Our 2019 Annual Meeting theme is “Connecting the Dots.” If you’re a visual person like I am, a map of the 20 miles we span as an agency might come to mind. But beyond the distances traveled between our sites, our geographic diversity honors the multiple dimensions and varied experiences of the people we serve.
Our patients are not one thing – they are not just their gender, age, or race. We ardently believe that all the unique and beautiful elements of their identities matter and must be honored and nourished.
By expanding our territory, Howard Brown is able to make care more accessible and more reflective of the intersectional identities of our patients. This is a chief reason why we have made geographic diversity a priority, because it makes us a more genuine reflection of the vibrant and rich experiences shaping LGBTQ life in America.
Our pursuit of geographic diversity has influenced Howard Brown as an advocate, employer, and community leader. In the past four years we have tripled the number of patients of color who seek our care, and half of our workforce is comprised of people of color. South side and West side patients have increased by 15 to 20% year-over-year. And we are so proud that the staff opening our new location in Humboldt Park are 100% bilingual and bicultural.
At Howard Brown, the pursuit of greater diversity and inclusion is treated as a journey rather than a destination. While we have made important strides, our work reflecting the community is never truly done.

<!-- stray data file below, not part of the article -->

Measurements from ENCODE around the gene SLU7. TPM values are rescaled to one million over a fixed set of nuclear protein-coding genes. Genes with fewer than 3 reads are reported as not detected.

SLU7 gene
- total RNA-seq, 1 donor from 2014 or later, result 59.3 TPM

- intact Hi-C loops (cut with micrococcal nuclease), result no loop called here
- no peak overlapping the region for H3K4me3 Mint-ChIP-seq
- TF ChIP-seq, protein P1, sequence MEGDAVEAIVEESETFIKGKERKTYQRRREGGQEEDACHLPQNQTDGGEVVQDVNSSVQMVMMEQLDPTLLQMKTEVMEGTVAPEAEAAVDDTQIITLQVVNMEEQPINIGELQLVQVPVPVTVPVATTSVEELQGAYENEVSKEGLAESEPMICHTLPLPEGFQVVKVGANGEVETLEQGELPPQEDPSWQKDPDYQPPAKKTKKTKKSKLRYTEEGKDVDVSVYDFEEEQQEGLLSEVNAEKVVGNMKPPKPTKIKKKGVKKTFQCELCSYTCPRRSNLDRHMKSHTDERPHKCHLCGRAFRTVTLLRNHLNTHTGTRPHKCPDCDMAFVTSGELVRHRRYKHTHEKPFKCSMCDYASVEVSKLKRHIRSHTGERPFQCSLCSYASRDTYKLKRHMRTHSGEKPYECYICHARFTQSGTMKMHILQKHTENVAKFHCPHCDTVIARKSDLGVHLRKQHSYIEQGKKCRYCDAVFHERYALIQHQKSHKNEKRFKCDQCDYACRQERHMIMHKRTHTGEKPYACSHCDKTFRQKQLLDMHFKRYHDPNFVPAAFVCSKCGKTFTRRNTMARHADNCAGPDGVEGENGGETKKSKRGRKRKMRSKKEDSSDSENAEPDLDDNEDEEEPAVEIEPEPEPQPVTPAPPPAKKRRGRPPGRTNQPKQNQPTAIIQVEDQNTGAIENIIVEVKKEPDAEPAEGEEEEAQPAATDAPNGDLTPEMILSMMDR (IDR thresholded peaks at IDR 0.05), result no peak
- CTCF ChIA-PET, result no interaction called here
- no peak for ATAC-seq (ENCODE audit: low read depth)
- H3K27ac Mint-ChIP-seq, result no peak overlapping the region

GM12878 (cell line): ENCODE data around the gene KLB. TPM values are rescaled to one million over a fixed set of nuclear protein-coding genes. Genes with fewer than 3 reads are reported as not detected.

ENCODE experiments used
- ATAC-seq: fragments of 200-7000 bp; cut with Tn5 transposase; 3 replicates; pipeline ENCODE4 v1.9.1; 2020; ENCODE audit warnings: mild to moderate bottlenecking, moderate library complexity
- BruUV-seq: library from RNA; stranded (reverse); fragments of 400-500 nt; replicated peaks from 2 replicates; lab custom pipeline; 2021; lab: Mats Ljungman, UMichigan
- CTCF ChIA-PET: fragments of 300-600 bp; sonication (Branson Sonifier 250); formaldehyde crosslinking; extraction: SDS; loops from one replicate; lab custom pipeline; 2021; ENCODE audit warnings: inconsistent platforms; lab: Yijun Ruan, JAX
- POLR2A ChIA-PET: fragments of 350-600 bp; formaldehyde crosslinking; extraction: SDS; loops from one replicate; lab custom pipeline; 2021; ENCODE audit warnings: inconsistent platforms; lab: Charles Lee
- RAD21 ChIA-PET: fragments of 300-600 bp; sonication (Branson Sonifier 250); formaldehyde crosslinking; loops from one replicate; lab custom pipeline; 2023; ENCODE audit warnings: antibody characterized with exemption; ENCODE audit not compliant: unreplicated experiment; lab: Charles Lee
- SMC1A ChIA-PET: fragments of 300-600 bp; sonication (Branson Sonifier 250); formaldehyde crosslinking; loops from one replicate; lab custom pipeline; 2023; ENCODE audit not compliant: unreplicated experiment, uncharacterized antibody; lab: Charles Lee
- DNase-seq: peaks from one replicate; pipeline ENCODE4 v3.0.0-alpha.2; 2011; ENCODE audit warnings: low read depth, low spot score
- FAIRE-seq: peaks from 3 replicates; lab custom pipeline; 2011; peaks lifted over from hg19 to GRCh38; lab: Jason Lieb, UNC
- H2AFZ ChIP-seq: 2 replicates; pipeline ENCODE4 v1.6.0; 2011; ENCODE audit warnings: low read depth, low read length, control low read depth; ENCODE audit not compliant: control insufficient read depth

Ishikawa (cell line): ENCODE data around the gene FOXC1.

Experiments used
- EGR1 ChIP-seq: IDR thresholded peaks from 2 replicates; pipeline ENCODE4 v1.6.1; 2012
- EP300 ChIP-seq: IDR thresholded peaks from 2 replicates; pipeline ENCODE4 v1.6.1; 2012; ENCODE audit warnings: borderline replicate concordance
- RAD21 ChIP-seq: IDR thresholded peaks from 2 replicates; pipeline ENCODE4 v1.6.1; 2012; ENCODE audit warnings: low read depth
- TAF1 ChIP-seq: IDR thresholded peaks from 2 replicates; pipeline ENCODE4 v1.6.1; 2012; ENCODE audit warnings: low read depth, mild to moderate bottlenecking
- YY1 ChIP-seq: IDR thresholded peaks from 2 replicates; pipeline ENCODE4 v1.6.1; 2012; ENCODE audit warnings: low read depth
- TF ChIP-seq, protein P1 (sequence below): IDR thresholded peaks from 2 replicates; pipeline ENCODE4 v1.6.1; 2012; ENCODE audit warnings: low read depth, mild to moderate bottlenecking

Drawing upon patient and client wisdom, we now offer sexual health walk-in services at three locations in Uptown, Rogers Park, and Englewood. The Broadway Youth Center (BYC) also offers full spectrum screening and family planning services without an appointment for young people ages 13 to 24.
Last year, BYC’s VOICES program launched a weekly drop-in night in the Ashburn neighborhood on Chicago’s Southwest side. The program promotes HIV prevention among transgender and gender nonconforming (TGNC) young people and their partners.
To help make screening more routine and less stigmatizing, we are launching an express STI screening program later this year. Look out for us at the corner of 55th Street and Lake Park, in the building where our Hyde Park clinic is located. We are launching a similar program at our Brown Elephant store in Oak Park.
Last year patient voices also led to the formation of our TGNC surgical navigation program, which was launched in response to the needs of patients seeking surgical procedures as part of their gender transition. In the first six months, our peer navigators helped dozens of patients prepare for surgical care, offering assistance obtaining specialty referrals and helping navigate patients through complex insurance bureaucracies.
A commitment to whole-person care requires nimble and innovative responses to meet patients where they are and on their own terms in pursuit of health and wellness.
Our hepatitis program grew in response to community needs for assistance gaining access to vital but expensive cure treatments. Case managers are key to the program. They help patients navigate insurance and obtain specialty consultations, support services, and–when covered–treatments for this viral infection, which attacks the liver.
To enhance care access, Howard Brown now offers on-site imaging services to track the liver function of patients living with hepatitis C. Imaging results help patients and clinicians prioritize treatment initiation. Providing imaging in-house reduces gaps in care that might otherwise result waiting for imaging referral at area hospitals.
Our mission in health equity is far from over and we are counting on everyone in this room, and beyond, to help us realize a world where the health and wellness of LGBTQ people is affirmed with healthcare as a human right; where progressive social policy and enlightened societal norms uplift the lives of LGBTQ people and our families; and where affordable, accessible and culturally competent care from non-judgmental healthcare professionals is available and provided to all who seek it.